robes, she ran towards the twins and squeezed them tightly round the middle.
“I’m sorry I doubted you two,” she continued, a tear now rolling down her
cheek. “I’ll go. Tonight.”
It had taken
the better part of fifteen minutes for Ginny to travel from the Gryffindor
common room to the edge of the Forbidden Forest. Twice she had heard
footsteps, but there had been no sign of Filch, or of anyone else for that
“Lumos,” she whispered to her wand, and
immediately a thin jet of light illuminated the dense mass of trees ahead of
her. Somewhere to her left a loud bang erupted, and, judging by the small fire
now burning, Hagrid’s Blast-Ended Skrewts were very awake. Unconsciously, she
moved stepped backward, away from the Skrewts, past the border trees and into
It was like
being in a separate world. With only the pinprick of light issuing from the
tip of her wand, the dark of the wood loomed close, embracing her, and causing
an involuntary shiver to claim her body. Ginny took a deep breath. In and out
was the plan. Fred had made it clear that all she had to do was burn her
initials into an inner tree so to appease the curse, and book it back to the
castle. That would be easy enough.
The sound of
a large twig snapping in two froze the thirteen-year-old in her tracks. “Nox,” she whispered breathlessly and the
wand’s light faded leaving her in total darkness. She stood excruciatingly
still for what seemed like hours, but there was no sound except for the ramped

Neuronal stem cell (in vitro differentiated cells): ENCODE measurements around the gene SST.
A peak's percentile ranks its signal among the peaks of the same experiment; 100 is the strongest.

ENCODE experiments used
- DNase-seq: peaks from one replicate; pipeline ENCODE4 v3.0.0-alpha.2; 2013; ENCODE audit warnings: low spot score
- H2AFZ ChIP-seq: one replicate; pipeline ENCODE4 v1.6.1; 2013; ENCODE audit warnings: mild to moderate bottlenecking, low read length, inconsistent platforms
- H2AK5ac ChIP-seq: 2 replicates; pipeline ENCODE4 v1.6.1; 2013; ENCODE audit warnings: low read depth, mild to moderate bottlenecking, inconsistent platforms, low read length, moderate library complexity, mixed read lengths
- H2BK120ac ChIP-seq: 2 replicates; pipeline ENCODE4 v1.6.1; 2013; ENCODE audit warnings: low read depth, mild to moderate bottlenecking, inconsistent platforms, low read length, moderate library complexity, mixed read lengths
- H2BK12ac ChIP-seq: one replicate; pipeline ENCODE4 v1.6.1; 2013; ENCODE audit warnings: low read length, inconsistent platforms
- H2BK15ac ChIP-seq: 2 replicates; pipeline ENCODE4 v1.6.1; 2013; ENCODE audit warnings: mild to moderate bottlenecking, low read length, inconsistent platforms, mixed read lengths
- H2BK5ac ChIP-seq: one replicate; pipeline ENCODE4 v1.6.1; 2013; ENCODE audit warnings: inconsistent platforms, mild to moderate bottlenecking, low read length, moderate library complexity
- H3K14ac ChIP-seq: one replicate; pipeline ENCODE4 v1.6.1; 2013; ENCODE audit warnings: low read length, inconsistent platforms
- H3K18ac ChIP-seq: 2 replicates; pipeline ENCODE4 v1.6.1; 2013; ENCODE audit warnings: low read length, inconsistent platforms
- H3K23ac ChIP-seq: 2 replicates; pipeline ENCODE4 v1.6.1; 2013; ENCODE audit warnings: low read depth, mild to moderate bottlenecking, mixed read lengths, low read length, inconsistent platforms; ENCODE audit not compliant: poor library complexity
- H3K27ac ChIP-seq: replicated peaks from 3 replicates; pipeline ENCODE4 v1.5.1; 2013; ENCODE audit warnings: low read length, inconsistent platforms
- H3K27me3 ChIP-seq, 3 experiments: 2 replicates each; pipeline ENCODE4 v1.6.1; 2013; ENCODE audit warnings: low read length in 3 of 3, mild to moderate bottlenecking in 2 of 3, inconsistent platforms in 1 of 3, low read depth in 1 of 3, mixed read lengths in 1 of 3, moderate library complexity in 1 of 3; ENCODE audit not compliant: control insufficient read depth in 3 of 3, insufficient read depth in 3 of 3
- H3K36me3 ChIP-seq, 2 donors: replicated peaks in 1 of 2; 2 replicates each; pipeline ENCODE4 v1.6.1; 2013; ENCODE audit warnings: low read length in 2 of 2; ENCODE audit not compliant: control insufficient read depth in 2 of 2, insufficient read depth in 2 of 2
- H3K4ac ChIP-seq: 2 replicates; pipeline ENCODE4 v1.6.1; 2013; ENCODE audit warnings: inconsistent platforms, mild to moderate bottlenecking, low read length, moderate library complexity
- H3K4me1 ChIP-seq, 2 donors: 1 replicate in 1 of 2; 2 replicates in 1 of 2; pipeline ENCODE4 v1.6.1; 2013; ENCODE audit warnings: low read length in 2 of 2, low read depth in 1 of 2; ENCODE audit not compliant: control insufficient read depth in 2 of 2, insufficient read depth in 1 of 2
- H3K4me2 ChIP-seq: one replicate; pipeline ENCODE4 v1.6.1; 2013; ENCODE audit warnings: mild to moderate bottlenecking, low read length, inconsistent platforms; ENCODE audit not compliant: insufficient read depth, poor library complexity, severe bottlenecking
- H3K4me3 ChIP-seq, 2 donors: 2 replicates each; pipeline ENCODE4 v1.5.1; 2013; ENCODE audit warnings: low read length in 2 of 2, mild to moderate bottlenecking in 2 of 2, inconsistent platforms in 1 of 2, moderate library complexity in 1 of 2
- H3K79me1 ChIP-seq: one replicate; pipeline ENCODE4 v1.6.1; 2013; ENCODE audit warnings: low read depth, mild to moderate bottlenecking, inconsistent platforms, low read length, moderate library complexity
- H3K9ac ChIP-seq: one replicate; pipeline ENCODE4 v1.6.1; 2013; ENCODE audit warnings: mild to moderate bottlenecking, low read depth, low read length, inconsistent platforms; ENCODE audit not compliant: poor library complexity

beating of her heart which sounded so loud in her ears that she wondered why
Hagrid wasn’t up out of his bed searching for the nutter with a kettle drum.
deciding it was safe to continue, her heartbeat had slowed from a near buzz
back to normal, Ginny felt for the nearest tree. She held the tip of her wand
to the rough bark, but as the first few sparks emitted contacted the tree, she
was enveloped in a hail of twigs, which proceeded to bite her mercilessly. She
had forgotten about the tree-guardians: Bowtruckles.
Ginny fell to
the ground, furiously swatting at the twig-like insects, and uttering curses
under her breath.
She had been
making too much noise. Something, or maybe a couple of something’s, was
approaching from somewhere behind her. Still flailing one arm at the mad
Bowtruckles, she cast the other, wand gripped tightly in fist, over her
She heard an
oddly familiar yelp. Beating off the last of the Bowtruckles, she turned to
see Fred desperately clutching to a tree as his feet danced uncontrollably
while George looked on with a look of surprise mingled with amusement.
“Well, it was a pretty good trick, sending me out
there,” Ginny admitted as she wrapped her bleeding hand with a bandage.
legs were still shaking feebly from Ginny’s hex, smiled.
couldn’t have done it without Ron.”
George grinned. “Who knew Ickle-Ronnie had such a nasty streak in him?”
“Maybe he’ll do us proud
after all, eh? Of course, this one shining moment won’t exempt him from a
couple of Canary Crèmes in his breakfast. What do you say, Gin?”
Ginny just smiled. Fred
and George had better learn to watch their backs, she thought. That hex wasn’t half bad, and I’ve got my own store
of Canary Crèmes I nicked from them last summer…